BOSTON.- Los organizadores del Maratón de Boston confirmaron este jueves la cancelación de la histórica carrera de fondo por causa de la pandemia del coronavirus, es la primera cancelación en los 124 años de la competición.
El mítico maratón comenzó en 1897 cuando 15 hombres trazaron una línea de salida en la tierra en Ashland y se dirigieron a la ciudad para conmemorar los primeros Juegos Olímpicos modernos del año anterior.
Los organizadores de la carrera anunciaron que, en consecuencia, el Maratón de Boston tendrá este año un «evento virtual entre los días 7 y 14 de septiembre», en el que los participantes que verifiquen que corrieron 26,2 millas (42,165 kilómetros) por su cuenta recibirán la medalla de haberlo completado.
La carrera había sido programada originalmente para el 20 de abril antes de posponerse durante 5 meses debido a la pandemia de coronavirus.
Tom Grilk, CEO de la Asociación Atlética de Boston, responsable de la organización de la carrera, dijo a través de un comunicado que es la mejor decisión para todos ya que garantiza la seguridad de miles de atletas y personas, «si bien no podemos traer el mundo a Boston en septiembre, planeamos traer a Boston al mundo para un histórico 124º Maratón de Boston», subrayó.
«Aunque quisimos buscar la manera de combinar la competición deportiva con la recuperación económica, al final no fue posible, de ninguna de las maneras, para la fecha que habíamos establecido en septiembre».
La edición de 2021 de la tradicional carrera está programada para el 19 de abril, en tanto que la del 125 aniversario se fijó para el 18 de abril de 2022.
A todos los corredores que registraron para la prueba del 20 de abril de 2020 se les ofrecerá un reembolso completo de su tarifa de inscripción y podrán participar en la prueba virtual. EFE
Boston Marathon canceled for 1st time in 124-year history
BOSTON (AP) — Organizers canceled the Boston Marathon on Thursday for the first time in its history, bowing to the social distancing requirements of the coronavirus outbreak and ending a 124-year run that had persisted through two World Wars, a volcanic eruption and even another pandemic.
The race, which draws a field of 30,000 and already had been postponed from April 20 to Sept. 14, will be replaced by a virtual event in which participants who verify that they ran 26.2 miles (42.2 km) on their own will receive their finisher’s medal.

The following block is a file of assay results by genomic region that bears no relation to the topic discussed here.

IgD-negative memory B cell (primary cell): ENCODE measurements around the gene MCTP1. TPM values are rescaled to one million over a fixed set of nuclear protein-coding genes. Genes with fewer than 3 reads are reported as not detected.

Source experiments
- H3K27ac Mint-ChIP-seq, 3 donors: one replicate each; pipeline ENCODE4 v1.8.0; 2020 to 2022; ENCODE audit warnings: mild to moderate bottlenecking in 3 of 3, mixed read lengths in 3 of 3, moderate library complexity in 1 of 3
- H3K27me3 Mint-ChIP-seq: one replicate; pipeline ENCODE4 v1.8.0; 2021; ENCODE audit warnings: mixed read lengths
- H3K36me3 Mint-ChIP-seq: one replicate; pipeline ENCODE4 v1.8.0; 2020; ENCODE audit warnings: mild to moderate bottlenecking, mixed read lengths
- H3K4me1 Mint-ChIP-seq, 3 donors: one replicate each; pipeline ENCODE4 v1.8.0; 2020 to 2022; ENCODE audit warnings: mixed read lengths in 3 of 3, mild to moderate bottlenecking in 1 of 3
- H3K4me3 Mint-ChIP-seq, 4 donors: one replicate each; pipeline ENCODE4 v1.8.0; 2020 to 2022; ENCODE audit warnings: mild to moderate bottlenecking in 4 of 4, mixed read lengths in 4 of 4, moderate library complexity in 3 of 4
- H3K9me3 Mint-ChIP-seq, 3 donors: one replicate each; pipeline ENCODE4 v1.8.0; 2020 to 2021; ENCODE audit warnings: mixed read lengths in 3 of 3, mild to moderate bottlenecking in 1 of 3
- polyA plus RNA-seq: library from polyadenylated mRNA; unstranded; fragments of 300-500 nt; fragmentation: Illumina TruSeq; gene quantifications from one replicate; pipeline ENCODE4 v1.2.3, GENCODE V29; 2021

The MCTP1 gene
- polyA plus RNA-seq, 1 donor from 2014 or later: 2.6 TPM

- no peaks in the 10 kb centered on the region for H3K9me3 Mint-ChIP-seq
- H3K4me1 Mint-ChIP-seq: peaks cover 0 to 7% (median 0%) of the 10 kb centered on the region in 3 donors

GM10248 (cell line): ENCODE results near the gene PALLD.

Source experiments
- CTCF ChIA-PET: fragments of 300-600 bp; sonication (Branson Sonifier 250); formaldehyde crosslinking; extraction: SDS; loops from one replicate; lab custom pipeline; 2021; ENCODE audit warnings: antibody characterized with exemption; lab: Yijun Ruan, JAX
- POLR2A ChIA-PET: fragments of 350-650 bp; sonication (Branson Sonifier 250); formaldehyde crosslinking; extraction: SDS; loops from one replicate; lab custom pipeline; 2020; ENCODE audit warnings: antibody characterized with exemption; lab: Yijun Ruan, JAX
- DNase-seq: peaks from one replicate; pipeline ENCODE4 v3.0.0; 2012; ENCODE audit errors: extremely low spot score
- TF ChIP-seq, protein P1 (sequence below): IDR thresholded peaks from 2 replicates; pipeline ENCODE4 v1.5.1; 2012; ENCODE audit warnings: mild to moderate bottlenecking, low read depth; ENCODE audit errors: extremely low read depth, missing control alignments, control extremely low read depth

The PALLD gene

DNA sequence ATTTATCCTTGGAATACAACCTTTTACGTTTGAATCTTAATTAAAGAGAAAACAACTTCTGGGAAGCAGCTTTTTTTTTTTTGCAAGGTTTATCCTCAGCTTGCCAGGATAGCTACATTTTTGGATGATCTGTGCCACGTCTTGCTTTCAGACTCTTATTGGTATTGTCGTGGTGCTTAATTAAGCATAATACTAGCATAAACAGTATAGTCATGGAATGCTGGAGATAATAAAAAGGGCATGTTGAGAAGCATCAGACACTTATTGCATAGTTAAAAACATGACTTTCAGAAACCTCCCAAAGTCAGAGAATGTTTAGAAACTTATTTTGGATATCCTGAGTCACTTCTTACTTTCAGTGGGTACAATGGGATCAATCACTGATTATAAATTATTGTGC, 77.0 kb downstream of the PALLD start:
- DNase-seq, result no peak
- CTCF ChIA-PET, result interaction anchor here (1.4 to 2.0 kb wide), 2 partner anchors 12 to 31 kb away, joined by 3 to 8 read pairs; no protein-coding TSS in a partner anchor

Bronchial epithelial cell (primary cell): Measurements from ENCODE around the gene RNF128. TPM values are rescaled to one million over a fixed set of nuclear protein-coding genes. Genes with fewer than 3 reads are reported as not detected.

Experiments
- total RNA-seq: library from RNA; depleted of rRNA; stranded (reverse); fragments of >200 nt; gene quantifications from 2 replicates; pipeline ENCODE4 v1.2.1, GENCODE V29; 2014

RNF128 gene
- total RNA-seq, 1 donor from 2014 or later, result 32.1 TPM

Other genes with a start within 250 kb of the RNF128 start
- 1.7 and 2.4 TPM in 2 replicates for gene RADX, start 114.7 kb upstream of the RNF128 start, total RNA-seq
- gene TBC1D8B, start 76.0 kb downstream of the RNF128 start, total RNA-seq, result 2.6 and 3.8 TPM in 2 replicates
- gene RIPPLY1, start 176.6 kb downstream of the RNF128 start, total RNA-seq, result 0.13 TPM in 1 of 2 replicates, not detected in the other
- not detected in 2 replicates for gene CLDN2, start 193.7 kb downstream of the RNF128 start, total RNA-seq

“It became clear as this crisis developed that Sept. 14 was less and less plausible,” Mayor Marty Walsh said at a news conference outside City Hall, where runners traditionally gather for a pre-race pasta dinner.
“This is a challenge, but meeting tough challenges is what the Boston Marathon is all about,” Walsh said, invoking the response to the finish line bombings seven years ago. “It’s a symbol of our city’s and our commonwealth’s resilience. So it’s incumbent upon all of us to dig deep, like a marathon runner, like we did in 2013, and keep that spirit alive.”
Although the title of Boston Marathon champion is contested by a few dozen elite athletes, the field includes more than 30,000 recreational and charity runners, with as many as 1 million people lined up along the course trek from Hopkinton to Boston’s Back Bay. That presented organizers with a social distancing problem that won’t be solved by the fall.
“There’s no way to hold this usual race format without bringing large numbers of people into close proximity,” Walsh said. “While our goal and our hope was to make progress in containing the virus and recovering our economy, this kind of event would not be responsible or realistic on Sept. 14 or any time this year.”
The longest-running annual marathon in the world, the Boston Marathon began in 1897 when 15 men drew a starting line in the dirt in Ashland and headed for the city to commemorate the first modern Olympic Games the previous year. In 1918, the format was modified to a relay due to World War I; the 2013 race was stopped when two bombs exploded at the finish line, several hours after the winners had finished but while many recreational runners were still on the course.
Boston Athletic Association CEO Tom Grilk said the race also had to adjust when temperatures along the course approached 90 degrees Fahrenheit (32 Celsius) in 2012; ten years ago, ash from a volcanic eruption in Iceland grounded air travel and prevented many European runners from coming to Boston.
“There is a pretty rich history of accommodation and addressing reality. This is this year’s reality,” Grilk said.
“The spirit of Boston and the spirit of the Boston Marathon is to be strong and to be smart. When necessity drives you in a direction you might not have liked, you need to have the strength, the wisdom and the guidance from public officials to do what’s right.”
The race was scheduled in April on the state holiday to commemorate the battles in Lexington and Concord that marked the start of the Revolutionary War. Traditionally, the Red Sox have scheduled their first pitch for that morning so baseball fans could wander over to Kenmore Square after the game to see the runners pass by with one mile to go.
In announcing postponement in March, Walsh cited the desire to salvage the estimated $211 million pumped into the city’s economy each year. The B.A.A. and marathon runners also raise about $40 million for charity.
The B.A.A. said those who paid the entry fee for this year’s race can get their money back. They will also have a chance to participate in the virtual marathon, which they can run between Sept. 7-14. A downloadable “virtual toolkit” will include a printable finish line and winner’s tape.
Those who provide proof of a finish in less than 6 hours will receive a program, T-shirt, medal and runner’s bib.
The Sept. 12 B.A.A. 5K also was canceled.
Qualifying times for this year’s race will be eligible for the 2021 Boston Marathon, which is scheduled for April 19. The 125th anniversary edition is scheduled for April 18, 2022. By JIMMY GOLEN